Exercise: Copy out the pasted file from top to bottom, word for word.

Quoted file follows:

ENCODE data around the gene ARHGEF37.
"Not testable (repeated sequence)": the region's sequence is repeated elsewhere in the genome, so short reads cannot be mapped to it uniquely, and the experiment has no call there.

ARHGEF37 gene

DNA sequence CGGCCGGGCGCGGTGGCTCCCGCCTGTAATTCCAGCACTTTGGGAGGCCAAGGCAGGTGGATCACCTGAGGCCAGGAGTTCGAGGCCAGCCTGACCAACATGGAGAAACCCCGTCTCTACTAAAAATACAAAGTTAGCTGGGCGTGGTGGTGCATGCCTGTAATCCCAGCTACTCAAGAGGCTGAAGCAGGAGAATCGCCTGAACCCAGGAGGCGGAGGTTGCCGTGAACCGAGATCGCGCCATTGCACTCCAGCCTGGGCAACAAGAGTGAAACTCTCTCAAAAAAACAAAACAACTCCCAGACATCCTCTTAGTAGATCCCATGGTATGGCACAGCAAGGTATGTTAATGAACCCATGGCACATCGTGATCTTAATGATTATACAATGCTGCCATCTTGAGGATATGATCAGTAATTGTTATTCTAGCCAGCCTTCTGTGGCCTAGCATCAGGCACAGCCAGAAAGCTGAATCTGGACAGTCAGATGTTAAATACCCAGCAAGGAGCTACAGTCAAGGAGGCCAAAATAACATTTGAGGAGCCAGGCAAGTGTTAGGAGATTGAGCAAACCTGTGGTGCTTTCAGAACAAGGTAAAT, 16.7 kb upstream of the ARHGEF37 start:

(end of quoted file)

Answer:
ENCODE data around the gene ARHGEF37.
"Not testable (repeated sequence)": the region's sequence is repeated elsewhere in the genome, so short reads cannot be mapped to it uniquely, and the experiment has no call there.

ARHGEF37 gene

DNA sequence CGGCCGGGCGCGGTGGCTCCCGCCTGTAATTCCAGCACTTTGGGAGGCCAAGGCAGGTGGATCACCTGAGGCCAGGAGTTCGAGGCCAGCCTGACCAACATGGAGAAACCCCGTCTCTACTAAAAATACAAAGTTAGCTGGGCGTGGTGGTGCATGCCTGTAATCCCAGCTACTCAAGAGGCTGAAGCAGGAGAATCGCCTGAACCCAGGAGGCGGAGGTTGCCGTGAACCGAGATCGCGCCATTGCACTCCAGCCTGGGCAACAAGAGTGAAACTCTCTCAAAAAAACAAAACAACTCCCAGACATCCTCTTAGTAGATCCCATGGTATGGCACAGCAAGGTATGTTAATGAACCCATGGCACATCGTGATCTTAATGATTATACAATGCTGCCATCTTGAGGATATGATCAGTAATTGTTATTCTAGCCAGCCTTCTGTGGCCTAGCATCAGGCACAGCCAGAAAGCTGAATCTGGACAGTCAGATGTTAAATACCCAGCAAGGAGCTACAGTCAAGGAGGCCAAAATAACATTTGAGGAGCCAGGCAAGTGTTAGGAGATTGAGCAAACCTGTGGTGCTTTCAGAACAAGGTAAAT, 16.7 kb upstream of the ARHGEF37 start: